Wildart-watermelonWatermelon is the one food that signals summer throughout the U.S. The calendar may not show it, but it’s already here.

watermelon-roadsideFlorida grows the bulk of the nation’s watermelon, though it’s grown in 44 states. The squash cousin grows in most counties throughout the Sunshine State, though the preponderance of it is in the North Central area and Panhandle.

All along the roadsides from now through August, you’ll see watermelon sold from little farm stands, markets, sand from the back of pick-up trucks loaded to their cabs with the green things in all shapes and sizes. From long Crimson Sweets to the new Joy Ride personal sized seedless, they’re popular with farmers and consumers alike.


Fun facts:*

  • Watermelon is 92% water.
  • By weight, watermelon is the most-consumed melon in the U.S., followed by cantaloupe and honeydew.
  • Early explorers used watermelons as canteens.
  • The largest watermelon ever grown weighed in at 262 pounds according to the Guinness Book of World Records

*Courtesy Premier Melon Co.

How to choose a ripe watermelon

Here’s an age-old question. Farmers may pick a melon before it’s ripe; it continues to ripen slightly. Buyers should look for these tells:

  • Strong color
  • Heavy for its size
  • Shriveled stem, if still visible
  • Whiter or yellower “belly” – where it sat on the ground

An old wive’s tale says you can tell if one is ripe by laying a pine straw on the top of the melon. If it spins slightly, it is ripe. (Try it and let us know.)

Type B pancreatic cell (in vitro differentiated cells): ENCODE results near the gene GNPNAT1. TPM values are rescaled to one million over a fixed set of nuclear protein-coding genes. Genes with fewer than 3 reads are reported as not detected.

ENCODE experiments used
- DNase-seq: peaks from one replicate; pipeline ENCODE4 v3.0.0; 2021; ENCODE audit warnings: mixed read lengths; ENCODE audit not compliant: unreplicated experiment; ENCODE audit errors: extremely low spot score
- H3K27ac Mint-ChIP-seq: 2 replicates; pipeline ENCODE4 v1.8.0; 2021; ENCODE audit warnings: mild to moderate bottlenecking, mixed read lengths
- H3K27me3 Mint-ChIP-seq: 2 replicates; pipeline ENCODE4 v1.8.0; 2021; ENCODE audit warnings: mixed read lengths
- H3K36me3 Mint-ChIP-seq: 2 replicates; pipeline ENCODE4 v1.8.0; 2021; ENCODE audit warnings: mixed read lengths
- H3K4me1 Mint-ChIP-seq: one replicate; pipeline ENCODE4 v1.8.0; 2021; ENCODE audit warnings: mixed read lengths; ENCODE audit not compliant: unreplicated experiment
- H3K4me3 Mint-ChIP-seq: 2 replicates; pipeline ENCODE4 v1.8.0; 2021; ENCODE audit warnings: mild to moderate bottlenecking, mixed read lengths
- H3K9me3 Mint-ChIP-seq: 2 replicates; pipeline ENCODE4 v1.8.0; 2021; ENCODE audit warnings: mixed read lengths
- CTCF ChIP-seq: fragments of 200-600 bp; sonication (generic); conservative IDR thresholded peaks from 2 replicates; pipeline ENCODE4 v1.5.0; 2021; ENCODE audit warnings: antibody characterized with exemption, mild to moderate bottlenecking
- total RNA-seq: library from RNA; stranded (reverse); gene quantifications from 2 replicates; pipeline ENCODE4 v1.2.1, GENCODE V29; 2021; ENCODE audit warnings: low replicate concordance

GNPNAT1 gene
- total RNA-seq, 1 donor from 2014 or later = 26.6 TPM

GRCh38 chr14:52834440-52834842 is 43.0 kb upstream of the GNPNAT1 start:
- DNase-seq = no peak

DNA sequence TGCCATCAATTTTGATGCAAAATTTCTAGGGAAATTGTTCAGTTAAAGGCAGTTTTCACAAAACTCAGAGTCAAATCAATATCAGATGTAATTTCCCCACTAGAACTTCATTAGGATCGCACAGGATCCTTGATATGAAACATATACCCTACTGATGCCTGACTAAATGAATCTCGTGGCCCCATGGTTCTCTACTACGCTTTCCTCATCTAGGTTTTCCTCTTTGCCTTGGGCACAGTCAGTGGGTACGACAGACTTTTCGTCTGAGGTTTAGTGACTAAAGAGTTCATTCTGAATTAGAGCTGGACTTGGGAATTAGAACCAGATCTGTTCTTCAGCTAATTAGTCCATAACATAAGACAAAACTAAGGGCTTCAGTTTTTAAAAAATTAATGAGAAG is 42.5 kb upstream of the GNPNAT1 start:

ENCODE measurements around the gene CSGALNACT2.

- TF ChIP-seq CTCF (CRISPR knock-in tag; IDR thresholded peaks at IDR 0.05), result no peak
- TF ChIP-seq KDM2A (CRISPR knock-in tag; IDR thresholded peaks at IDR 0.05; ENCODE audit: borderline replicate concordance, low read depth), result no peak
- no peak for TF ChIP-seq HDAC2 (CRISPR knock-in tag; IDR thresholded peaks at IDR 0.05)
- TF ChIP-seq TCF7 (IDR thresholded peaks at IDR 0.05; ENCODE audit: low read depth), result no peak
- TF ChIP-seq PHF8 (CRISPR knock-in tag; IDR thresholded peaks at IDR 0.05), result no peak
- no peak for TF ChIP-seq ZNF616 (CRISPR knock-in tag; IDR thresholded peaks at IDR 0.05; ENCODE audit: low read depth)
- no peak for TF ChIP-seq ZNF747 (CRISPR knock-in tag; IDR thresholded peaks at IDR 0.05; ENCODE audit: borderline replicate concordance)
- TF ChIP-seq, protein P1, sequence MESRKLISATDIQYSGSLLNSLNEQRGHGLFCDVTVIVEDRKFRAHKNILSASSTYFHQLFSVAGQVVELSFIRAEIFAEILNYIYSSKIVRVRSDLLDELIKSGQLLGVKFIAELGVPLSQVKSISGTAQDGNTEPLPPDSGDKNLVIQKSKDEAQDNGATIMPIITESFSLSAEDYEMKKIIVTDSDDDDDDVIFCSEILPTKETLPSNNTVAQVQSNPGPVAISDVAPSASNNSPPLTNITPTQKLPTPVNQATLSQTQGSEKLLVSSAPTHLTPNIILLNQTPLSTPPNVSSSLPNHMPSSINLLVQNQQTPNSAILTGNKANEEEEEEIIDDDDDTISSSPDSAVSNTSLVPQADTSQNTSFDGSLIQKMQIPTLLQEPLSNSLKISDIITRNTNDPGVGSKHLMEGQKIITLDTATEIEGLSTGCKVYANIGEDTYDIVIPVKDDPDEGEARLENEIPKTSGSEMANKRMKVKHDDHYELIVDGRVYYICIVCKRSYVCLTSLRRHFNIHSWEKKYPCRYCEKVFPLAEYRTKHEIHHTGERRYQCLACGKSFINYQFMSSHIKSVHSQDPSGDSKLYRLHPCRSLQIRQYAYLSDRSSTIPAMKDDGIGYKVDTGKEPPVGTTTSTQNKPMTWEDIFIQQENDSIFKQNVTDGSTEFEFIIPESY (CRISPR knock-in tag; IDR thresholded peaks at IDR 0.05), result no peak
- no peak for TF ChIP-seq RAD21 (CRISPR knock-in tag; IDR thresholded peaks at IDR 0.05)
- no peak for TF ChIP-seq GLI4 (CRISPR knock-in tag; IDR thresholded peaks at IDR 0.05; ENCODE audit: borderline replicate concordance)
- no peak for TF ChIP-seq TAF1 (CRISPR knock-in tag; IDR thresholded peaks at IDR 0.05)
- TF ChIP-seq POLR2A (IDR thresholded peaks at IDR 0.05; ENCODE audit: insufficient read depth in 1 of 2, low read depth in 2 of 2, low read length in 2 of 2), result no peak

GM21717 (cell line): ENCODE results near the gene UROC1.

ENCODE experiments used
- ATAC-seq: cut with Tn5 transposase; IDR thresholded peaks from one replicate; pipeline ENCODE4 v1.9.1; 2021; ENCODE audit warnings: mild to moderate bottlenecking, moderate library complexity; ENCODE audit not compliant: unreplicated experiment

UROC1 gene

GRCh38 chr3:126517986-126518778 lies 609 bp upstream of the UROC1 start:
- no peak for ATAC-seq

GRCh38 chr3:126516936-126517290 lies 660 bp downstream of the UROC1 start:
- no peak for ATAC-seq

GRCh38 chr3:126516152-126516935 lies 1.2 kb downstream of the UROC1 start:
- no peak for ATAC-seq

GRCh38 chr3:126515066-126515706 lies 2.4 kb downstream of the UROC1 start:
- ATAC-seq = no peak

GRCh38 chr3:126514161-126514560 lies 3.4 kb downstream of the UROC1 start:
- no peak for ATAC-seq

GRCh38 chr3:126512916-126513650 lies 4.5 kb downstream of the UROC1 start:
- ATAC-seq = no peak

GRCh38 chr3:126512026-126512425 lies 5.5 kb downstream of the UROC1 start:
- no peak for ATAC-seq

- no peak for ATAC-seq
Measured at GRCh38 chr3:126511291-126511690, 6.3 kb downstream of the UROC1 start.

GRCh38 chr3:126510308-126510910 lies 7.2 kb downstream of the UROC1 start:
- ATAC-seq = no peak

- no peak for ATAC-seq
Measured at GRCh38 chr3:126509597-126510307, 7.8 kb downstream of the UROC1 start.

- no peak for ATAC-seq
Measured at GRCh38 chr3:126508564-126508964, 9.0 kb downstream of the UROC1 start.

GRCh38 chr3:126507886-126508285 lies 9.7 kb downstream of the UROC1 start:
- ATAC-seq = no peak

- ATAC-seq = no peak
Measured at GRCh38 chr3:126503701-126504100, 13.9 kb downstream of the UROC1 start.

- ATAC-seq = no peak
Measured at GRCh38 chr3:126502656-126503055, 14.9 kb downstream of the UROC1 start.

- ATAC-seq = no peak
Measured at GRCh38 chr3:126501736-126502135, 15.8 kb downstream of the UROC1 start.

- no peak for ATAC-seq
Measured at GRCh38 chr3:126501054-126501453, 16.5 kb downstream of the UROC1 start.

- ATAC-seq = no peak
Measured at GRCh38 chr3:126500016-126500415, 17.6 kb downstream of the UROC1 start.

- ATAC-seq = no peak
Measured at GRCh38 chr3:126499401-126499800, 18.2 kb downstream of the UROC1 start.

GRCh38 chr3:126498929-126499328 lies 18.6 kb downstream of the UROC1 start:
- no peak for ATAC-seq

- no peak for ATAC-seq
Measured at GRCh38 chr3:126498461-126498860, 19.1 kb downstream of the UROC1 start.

Watermelon sangria created by Chef Kenny Gilbert, of Gilbert's Underground Restaurant in Fernandina Beach, FL.

Watermelon sangria created by Chef Kenny Gilbert, of Gilbert’s Underground Kitchen in Fernandina Beach, FL.

Eat it, drink it, or pickle it – refreshing either way

Now to the good part: Eating it.

Shark watermelon bowl. /photo courtesy fruitcarving.net

Shark watermelon bowl. /photo courtesy fruitcarving.net

Every part of the melon is edible: Make rind pickles to use the shell, or carve it up (we love that shark!) to make decorative table containers for other fruits.

Because it’s so watery, add it at the last to any other fruit salad dishes.

Watermelon is just great chilled or frozen in cubes.  (Use the cubes in fruit juices or cocktails as ice cubes.)

Grill it: Serve with pulled pork, or on a salad drizzled with balsamic vinegar and a sprinkle of feta cheese.

Make a fun fruity birthday cake with a melon:

Slice a long watermelon into three 3-inch thick rounds; remove the round from the rind, leaving a watermelon “cake layer.” When ready to serve, spread layers with an “icing” made with whipped cream stiffened with cream cheese and lime yogurt. Layer with blueberries or other berries. Slice and serve as you would cake. Don’t forget candles!

Or, make this delicious sangria, created by Chef Kenny Gilbert of Gilbert’s Underground Kitchen, Fernandina Beach, Fl.

RECIPE from Florida Food & Farm

Watermelon Sangria

For base:

  • 2 quarts seedless watermelon, peeled, diced
  • 2 cups pineapple juice
  • 1 liter rosé wine

Garnish (for each glass)

  • 4 large watermelon pieces, diced
  • 1 pickled watermelon rind
  • 2 mint leaves

Puree watermelon; place in pitcher. Add 1/3 of each ingredient to blender container and blend well. Repeat for all mixture. Put in large container and chill until serving.

For each glass: Fill a 16-ounce Mason jar halfway with ice. Add mint and watermelon pieces. Add watermelon sangria base. Garnish with watermelon pickle.

Makes about 8 servings.